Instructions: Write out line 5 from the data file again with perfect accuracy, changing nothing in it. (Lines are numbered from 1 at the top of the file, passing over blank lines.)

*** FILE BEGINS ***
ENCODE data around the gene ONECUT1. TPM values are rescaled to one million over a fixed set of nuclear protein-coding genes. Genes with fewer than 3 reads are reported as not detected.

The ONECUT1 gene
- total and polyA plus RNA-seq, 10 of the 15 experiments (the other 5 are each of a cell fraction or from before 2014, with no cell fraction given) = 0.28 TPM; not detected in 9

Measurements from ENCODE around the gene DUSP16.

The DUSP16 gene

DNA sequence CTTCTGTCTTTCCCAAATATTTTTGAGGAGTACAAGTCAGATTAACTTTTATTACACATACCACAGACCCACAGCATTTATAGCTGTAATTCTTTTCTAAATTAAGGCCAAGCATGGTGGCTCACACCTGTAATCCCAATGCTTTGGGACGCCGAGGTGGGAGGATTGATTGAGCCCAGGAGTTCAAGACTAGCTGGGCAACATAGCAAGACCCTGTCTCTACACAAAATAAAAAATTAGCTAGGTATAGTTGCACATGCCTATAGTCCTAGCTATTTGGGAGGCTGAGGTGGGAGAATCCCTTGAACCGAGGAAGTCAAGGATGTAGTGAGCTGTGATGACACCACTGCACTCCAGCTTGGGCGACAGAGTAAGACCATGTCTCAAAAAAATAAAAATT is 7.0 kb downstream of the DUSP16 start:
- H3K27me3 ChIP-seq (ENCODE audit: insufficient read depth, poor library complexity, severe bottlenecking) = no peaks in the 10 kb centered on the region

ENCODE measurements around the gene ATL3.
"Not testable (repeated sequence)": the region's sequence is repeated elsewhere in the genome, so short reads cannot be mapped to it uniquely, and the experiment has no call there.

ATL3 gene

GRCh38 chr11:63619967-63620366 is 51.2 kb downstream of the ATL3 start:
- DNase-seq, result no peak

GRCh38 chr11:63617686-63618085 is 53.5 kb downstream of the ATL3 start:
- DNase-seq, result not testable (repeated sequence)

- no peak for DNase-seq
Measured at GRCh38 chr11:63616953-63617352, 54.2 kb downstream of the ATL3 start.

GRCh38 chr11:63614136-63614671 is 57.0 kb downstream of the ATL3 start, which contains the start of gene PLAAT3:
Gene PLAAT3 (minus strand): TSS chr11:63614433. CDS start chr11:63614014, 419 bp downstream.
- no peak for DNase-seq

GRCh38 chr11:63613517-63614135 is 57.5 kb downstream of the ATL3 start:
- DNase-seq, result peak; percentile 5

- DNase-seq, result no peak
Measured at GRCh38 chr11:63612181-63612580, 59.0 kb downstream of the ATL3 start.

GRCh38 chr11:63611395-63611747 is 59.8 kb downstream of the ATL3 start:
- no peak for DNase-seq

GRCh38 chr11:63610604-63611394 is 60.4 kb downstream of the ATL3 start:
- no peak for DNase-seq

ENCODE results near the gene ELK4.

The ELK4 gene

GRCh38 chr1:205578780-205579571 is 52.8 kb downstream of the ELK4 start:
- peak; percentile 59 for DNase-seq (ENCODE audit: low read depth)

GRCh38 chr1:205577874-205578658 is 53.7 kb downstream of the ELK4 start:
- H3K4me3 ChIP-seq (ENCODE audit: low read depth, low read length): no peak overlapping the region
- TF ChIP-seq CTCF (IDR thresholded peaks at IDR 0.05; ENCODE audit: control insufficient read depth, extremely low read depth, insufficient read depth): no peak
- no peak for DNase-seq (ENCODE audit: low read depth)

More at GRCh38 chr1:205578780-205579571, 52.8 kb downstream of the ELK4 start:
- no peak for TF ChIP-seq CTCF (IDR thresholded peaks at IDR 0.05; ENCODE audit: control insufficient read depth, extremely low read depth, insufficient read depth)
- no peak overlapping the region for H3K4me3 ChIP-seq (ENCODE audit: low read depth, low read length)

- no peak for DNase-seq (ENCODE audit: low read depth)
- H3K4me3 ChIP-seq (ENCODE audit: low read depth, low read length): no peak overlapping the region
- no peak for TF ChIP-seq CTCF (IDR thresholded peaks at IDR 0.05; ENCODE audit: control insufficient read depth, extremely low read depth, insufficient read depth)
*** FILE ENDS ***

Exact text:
The DUSP16 gene